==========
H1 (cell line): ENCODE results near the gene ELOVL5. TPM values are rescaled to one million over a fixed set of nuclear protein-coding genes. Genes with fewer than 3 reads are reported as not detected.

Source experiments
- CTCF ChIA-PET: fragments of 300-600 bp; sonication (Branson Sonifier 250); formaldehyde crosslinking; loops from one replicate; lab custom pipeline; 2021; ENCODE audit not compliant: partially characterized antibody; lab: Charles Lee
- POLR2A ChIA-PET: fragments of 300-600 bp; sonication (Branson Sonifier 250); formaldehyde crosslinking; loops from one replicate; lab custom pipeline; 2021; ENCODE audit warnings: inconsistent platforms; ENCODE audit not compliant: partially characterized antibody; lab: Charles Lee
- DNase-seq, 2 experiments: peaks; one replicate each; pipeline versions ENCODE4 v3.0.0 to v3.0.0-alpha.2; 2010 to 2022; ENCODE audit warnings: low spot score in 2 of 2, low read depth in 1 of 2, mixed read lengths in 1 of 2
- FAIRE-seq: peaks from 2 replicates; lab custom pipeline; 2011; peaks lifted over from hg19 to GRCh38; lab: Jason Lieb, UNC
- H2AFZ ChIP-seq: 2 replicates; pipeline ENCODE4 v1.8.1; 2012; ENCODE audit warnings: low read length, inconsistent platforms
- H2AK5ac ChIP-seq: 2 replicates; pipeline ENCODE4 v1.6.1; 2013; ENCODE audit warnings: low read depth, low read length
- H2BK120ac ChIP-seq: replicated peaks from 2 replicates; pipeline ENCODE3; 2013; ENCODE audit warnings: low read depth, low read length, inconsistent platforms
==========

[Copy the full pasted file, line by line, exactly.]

H1 (cell line): ENCODE results near the gene ELOVL5. TPM values are rescaled to one million over a fixed set of nuclear protein-coding genes. Genes with fewer than 3 reads are reported as not detected.

Source experiments
- CTCF ChIA-PET: fragments of 300-600 bp; sonication (Branson Sonifier 250); formaldehyde crosslinking; loops from one replicate; lab custom pipeline; 2021; ENCODE audit not compliant: partially characterized antibody; lab: Charles Lee
- POLR2A ChIA-PET: fragments of 300-600 bp; sonication (Branson Sonifier 250); formaldehyde crosslinking; loops from one replicate; lab custom pipeline; 2021; ENCODE audit warnings: inconsistent platforms; ENCODE audit not compliant: partially characterized antibody; lab: Charles Lee
- DNase-seq, 2 experiments: peaks; one replicate each; pipeline versions ENCODE4 v3.0.0 to v3.0.0-alpha.2; 2010 to 2022; ENCODE audit warnings: low spot score in 2 of 2, low read depth in 1 of 2, mixed read lengths in 1 of 2
- FAIRE-seq: peaks from 2 replicates; lab custom pipeline; 2011; peaks lifted over from hg19 to GRCh38; lab: Jason Lieb, UNC
- H2AFZ ChIP-seq: 2 replicates; pipeline ENCODE4 v1.8.1; 2012; ENCODE audit warnings: low read length, inconsistent platforms
- H2AK5ac ChIP-seq: 2 replicates; pipeline ENCODE4 v1.6.1; 2013; ENCODE audit warnings: low read depth, low read length
- H2BK120ac ChIP-seq: replicated peaks from 2 replicates; pipeline ENCODE3; 2013; ENCODE audit warnings: low read depth, low read length, inconsistent platforms